I want to rewind the discussion a bit.

Things being said here range from the outright true, to the 
true-but-irrelevant, all the way to being a canard.

There is a core question that we're not addressing at all, and that is: "How 
much security does a hash function have?" There is no good answer to that 

The base rule of thumb is half the bit size. If you were in my crypto group and 
you said, "Hey, I'm using an N-bit symmetric key, what size hash function 
should I use?" I would answer 2N. So for AES-128, use SHA-256.

There are many reasons for that, the big one being the birthday bounds (for 
which, incidentally, N/2 is an approximation, not an exact answer).

However, there are many uses of hash functions that have a security limit 
greater than the birthday bounds. When someone knows what they are, and when to 
use them, then they can.

Picasso said "when I run out of blue, I use red instead." Once you're a good 
enough painter that you know why  Picasso said that, you can use red instead of 
blue. Until then, you should use blue for blue and red for red. 

Similarly, until you know when a hash function has security greater than the 
birthday bounds, you should assume that it has birthday-bound security, N/2 

When NIST started the SHA3 competition, they talked to many of us, and this 
very issue -- security greater than the birthday bounds -- was something they 
said they wanted. A number of us, including me, replied that we didn't want 
security beyond the birthday bounds because we teach our security engineers 
that hash functions have a security of their birthday bounds. In other words, 
we want them to use red for red and blue for blue.

Moreover, if you just use a hash function that way, it only needs internal 
state equal to its output size. There's a term circulating now about "pipe 
width" to describe that, but it's frequently a misnomer. It's not a good way to 
describe it in many circumstances, but that's not the rant I want to go on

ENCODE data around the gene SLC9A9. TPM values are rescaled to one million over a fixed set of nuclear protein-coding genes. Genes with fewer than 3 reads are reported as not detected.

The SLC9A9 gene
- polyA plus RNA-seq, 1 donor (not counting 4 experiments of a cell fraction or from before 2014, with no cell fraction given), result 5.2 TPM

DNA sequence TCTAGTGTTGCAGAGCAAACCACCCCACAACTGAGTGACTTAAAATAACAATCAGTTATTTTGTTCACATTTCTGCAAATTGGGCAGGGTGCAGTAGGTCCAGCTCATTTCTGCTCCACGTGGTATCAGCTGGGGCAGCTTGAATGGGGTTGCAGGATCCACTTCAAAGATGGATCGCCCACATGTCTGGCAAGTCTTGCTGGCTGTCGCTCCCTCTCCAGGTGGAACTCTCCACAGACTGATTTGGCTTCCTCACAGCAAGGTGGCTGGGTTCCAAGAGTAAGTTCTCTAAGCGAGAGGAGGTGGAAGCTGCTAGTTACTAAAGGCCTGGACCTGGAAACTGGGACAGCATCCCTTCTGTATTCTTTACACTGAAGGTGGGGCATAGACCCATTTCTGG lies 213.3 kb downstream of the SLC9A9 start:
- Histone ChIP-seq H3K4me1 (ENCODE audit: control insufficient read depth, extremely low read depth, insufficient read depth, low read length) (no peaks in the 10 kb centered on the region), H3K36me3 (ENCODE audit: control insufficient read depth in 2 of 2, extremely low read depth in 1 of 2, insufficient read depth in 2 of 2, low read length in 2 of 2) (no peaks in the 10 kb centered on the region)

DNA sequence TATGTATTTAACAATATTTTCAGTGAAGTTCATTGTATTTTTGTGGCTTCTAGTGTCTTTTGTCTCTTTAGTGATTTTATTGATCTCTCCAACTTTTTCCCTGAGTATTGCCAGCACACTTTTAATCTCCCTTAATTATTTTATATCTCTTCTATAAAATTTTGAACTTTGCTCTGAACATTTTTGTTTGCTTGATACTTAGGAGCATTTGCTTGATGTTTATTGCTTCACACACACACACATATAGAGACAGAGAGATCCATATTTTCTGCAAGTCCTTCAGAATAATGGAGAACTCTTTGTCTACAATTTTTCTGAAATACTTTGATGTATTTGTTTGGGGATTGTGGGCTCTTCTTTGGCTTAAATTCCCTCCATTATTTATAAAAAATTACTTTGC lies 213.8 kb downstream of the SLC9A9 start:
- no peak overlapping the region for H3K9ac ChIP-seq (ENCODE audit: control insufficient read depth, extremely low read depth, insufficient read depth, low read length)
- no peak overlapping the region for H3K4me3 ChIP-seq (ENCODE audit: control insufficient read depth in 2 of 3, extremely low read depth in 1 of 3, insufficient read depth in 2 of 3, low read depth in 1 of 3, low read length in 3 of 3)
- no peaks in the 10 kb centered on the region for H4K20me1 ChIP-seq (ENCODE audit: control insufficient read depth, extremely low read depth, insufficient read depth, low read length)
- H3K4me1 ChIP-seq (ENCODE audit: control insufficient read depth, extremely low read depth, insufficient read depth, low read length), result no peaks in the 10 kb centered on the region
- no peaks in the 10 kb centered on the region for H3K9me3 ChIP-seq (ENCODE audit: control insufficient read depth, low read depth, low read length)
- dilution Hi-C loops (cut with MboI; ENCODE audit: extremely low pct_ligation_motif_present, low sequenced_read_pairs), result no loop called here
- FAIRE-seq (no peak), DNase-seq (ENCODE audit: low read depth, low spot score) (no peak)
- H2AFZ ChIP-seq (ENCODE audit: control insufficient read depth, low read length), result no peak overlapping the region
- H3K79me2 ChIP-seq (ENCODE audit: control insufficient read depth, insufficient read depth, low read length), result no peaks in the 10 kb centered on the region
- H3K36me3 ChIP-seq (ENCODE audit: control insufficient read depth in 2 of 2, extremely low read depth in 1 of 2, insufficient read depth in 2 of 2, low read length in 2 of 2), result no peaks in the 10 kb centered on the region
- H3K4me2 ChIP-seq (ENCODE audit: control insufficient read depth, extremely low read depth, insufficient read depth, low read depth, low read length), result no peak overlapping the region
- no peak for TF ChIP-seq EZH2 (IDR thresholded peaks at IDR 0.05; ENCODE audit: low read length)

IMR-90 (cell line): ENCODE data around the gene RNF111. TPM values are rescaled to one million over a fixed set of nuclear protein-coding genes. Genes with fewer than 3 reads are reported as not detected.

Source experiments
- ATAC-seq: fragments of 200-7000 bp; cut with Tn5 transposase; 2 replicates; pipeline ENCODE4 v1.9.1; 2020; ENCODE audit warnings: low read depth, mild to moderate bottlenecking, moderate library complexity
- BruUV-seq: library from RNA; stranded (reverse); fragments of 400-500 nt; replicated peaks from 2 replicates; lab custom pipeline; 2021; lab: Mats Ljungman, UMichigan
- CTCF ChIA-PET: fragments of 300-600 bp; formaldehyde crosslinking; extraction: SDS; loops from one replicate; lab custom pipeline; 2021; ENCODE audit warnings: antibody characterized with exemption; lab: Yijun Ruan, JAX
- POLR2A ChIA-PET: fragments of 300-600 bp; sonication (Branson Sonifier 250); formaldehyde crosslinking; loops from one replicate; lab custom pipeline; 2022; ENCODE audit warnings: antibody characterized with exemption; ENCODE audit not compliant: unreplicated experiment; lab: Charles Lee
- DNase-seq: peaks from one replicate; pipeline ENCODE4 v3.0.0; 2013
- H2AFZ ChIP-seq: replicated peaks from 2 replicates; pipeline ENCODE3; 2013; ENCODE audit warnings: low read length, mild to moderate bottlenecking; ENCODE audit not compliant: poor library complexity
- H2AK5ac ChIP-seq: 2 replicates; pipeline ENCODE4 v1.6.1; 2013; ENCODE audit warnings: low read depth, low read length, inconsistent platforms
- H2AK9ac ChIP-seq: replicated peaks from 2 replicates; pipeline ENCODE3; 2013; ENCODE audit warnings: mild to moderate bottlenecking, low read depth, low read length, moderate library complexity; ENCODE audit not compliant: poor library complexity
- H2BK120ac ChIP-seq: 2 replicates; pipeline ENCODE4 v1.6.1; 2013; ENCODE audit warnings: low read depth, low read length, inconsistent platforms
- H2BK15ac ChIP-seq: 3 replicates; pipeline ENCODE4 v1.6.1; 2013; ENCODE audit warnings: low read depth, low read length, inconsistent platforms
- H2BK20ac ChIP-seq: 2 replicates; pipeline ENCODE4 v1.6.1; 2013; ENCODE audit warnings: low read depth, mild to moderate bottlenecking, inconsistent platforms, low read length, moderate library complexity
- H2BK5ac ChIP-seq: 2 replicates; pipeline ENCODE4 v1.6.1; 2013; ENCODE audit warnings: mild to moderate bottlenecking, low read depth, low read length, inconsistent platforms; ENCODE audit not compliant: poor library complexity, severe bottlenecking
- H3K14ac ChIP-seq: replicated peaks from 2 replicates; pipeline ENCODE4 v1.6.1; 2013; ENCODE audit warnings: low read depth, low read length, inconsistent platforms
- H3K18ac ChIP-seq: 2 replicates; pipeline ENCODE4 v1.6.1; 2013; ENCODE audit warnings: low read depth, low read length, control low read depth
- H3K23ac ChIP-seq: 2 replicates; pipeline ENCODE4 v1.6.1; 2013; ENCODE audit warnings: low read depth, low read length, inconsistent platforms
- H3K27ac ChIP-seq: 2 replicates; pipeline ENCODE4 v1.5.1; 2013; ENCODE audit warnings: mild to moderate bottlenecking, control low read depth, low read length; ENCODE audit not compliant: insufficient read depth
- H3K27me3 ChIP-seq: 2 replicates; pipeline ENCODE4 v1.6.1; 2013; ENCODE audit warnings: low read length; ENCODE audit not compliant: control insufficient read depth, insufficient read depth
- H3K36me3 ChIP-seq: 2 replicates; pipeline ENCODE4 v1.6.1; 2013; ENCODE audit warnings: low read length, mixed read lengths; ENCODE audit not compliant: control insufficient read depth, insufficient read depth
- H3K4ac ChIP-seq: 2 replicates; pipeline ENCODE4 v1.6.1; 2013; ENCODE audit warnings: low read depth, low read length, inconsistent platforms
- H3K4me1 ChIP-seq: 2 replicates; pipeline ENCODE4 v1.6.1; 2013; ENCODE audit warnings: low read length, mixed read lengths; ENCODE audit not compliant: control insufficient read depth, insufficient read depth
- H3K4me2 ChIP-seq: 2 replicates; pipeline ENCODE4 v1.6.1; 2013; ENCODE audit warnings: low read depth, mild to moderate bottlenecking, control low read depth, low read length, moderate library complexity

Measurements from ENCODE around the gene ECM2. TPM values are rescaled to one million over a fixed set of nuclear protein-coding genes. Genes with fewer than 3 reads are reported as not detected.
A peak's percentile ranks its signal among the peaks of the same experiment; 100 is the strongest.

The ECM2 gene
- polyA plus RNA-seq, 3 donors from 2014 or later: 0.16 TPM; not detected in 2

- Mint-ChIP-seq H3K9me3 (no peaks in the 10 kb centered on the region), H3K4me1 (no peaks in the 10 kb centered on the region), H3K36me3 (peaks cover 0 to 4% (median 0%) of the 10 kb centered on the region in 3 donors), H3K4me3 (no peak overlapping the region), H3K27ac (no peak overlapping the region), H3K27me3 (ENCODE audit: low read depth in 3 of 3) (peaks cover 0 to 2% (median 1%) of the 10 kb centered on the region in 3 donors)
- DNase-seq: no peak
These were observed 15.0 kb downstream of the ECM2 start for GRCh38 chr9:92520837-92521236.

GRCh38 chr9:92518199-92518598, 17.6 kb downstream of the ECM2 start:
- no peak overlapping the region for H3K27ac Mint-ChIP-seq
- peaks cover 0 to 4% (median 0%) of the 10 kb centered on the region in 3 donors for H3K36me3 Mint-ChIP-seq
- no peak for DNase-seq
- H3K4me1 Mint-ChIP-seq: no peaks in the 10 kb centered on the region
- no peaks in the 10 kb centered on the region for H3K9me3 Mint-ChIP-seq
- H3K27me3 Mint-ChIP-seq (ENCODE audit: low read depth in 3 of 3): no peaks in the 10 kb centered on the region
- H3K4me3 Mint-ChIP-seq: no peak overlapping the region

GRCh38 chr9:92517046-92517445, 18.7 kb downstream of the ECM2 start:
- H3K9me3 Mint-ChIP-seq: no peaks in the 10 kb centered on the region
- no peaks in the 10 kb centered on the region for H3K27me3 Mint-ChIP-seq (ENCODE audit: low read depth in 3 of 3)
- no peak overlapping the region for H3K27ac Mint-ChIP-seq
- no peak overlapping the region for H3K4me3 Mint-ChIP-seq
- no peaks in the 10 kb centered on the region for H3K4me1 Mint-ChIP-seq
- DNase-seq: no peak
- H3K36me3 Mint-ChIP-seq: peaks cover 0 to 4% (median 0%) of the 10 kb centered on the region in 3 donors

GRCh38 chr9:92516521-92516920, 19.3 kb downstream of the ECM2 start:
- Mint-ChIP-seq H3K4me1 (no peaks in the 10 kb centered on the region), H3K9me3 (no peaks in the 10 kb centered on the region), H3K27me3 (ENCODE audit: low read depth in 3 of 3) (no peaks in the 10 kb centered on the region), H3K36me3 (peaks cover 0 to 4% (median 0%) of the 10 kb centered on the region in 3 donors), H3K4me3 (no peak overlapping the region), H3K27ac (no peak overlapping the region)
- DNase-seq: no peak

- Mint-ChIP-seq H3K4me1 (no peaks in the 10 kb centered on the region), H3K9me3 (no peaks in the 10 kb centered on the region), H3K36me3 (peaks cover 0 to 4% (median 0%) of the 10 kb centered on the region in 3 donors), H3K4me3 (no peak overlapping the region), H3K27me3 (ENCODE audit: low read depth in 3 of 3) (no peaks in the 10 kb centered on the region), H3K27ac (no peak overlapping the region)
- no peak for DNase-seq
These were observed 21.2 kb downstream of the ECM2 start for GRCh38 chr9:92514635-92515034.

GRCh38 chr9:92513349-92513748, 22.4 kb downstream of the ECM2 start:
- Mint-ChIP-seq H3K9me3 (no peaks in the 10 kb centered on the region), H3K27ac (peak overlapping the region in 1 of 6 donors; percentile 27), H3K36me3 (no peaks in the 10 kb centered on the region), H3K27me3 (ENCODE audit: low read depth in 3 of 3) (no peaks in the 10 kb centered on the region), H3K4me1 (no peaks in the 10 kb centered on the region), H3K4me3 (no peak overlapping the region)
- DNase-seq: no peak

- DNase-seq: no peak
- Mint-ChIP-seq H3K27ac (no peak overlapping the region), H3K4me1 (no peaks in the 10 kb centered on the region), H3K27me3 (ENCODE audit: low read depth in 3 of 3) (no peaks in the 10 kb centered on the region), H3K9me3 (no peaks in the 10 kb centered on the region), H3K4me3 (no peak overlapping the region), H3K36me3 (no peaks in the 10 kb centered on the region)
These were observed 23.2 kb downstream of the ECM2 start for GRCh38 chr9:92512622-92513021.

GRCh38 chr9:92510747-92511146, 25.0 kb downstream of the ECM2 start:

right now. I'll save that rant for later.

NIST asked for security beyond the birthday bounds, and suggested that a 
reasonable internal state size would be 4/3 the output size.

From a security point of view, this is kinda reasonable. From an implementation 
point of view, it sucks gravel up a garden hose. From an implementation point 
of view, 4/3 just gets rounded up to 2.

In my particular hash function, Skein, the security parameter we gave it was 
internal state size; Skein can have *any* output size, even one larger than the 
state size (and yes, I know what you're thinking, and you're right -- if it has 
state S that is greater than output O, it has a security parameter of f(S) not 
f(O), it's still useful in main places). The primary function is Skein-512, 
which with an output size of 256 is "wide pipe" to use that horrid term, and 
with an output size of 512 is "narrow pipe."

That's the reason why there is also Skein-1024. If you want a hash function 
with 512 bits of output and a security bounds that it beyond the birthday 
limit, you need more than 512 bits of state. NIST asked for that, and that is 
the reason for Skein-1024, or any other large-state hash function; it gives 
security beyond the birthday bound. The alternative was Skein-667, The Hash 
Function That Lives Across The Street From The Beast.

And this is why this is something of a rant. If you presume that a hash 
function has N/2 bits of security, this whole discussion dissolves into the 
traditional greasy black smoke. If you match AES-128 with SHA-256, then it 
doesn't matter for your Merkle signature that it ends up with 255.33 bits of 
security, because you're only claiming 128 bits of security. If you want 256 
bits of security, use SHA-512. 

That's using red for red and blue for blue. The problem only crops up if you 
want a rigorous discussion of when it's okay to use blue for red and when it's 
not. It's also relevant to the SHA3 discussion (which is part of how we got 
here) because NIST asked for security beyond the birthday bounds whenever 
possible, and people who have hash functions with large state are trying to 
count coup upon the people who have hash functions with small state. The issue 
is relevant only because the rule of thumb is being broken. 

So to sum up -- if you assume that a hash function has security equivalent to 
its birthday bounds, you escape many of these quandaries. I will assert also 
that this is equivalent to using large state to get beyond-birthday-bounds 
security and also that we'd be better off with a "narrow pipe" 1024-bit hash 
function that we assume has 512 bits of security than a "wide-pipe" 512-bit 
hash function that we try to use beyond the birthday bounds.

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